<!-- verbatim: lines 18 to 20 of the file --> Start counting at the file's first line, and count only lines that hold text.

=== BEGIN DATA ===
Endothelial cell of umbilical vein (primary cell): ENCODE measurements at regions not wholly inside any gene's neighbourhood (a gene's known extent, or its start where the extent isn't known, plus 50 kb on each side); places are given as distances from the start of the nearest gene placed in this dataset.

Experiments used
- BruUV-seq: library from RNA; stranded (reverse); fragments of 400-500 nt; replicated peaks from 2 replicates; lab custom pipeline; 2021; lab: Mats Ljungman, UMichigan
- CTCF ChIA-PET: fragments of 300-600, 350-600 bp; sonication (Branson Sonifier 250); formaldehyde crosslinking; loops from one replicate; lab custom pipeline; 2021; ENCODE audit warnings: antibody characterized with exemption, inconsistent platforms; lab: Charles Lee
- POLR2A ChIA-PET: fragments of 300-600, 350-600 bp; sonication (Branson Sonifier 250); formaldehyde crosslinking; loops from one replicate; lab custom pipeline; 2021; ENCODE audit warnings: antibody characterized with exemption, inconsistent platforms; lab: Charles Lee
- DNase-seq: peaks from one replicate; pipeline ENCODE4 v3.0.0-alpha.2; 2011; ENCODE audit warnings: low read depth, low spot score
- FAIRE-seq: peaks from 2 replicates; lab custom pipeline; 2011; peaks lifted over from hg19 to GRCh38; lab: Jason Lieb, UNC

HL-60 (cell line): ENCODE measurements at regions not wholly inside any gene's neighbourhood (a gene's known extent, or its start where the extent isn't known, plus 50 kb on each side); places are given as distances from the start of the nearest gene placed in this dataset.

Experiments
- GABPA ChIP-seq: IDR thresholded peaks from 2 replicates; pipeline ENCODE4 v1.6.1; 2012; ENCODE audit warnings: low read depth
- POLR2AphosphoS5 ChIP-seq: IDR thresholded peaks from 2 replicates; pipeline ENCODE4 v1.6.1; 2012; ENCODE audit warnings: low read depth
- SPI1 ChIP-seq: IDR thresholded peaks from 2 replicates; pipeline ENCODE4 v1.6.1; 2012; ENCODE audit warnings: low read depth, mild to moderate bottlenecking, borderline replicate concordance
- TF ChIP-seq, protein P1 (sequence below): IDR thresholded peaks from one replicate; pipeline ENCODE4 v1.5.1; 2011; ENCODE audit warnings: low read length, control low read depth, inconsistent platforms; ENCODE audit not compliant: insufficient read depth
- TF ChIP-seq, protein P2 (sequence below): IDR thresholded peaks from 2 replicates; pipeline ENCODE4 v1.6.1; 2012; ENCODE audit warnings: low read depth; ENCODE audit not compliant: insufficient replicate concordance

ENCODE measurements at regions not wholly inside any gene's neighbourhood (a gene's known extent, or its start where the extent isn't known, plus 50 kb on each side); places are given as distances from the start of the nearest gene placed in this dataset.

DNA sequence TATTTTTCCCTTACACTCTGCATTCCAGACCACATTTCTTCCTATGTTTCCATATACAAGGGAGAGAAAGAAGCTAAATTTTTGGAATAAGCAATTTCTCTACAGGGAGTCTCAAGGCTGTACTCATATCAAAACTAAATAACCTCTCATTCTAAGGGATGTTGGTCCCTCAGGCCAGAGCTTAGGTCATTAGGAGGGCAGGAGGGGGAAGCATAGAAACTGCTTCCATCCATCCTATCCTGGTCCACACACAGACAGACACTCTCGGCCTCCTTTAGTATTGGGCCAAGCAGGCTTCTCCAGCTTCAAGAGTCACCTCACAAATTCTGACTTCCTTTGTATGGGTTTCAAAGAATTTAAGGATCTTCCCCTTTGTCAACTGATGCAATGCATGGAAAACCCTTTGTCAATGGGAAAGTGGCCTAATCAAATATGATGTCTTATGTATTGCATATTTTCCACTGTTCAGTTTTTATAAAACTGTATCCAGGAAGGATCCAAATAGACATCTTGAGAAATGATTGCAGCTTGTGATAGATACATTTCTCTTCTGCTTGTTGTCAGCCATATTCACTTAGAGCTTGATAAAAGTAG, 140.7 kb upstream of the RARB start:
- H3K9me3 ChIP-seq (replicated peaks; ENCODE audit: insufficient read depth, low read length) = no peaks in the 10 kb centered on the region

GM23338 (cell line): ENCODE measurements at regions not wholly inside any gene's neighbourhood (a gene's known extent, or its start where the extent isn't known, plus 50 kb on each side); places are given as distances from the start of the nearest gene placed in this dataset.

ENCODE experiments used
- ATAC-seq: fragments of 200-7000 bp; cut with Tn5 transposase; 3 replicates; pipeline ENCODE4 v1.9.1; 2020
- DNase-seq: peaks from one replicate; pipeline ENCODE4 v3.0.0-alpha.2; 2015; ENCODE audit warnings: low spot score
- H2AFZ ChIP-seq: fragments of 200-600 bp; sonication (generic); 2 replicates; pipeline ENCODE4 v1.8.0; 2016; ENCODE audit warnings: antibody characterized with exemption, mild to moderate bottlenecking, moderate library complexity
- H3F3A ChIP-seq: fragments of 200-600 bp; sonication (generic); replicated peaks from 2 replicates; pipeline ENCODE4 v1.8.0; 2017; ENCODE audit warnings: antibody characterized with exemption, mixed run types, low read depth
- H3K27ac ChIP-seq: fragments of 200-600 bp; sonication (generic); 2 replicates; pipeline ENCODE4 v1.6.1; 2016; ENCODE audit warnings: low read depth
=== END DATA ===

GM23338 (cell line): ENCODE measurements at regions not wholly inside any gene's neighbourhood (a gene's known extent, or its start where the extent isn't known, plus 50 kb on each side); places are given as distances from the start of the nearest gene placed in this dataset.

ENCODE experiments used
- ATAC-seq: fragments of 200-7000 bp; cut with Tn5 transposase; 3 replicates; pipeline ENCODE4 v1.9.1; 2020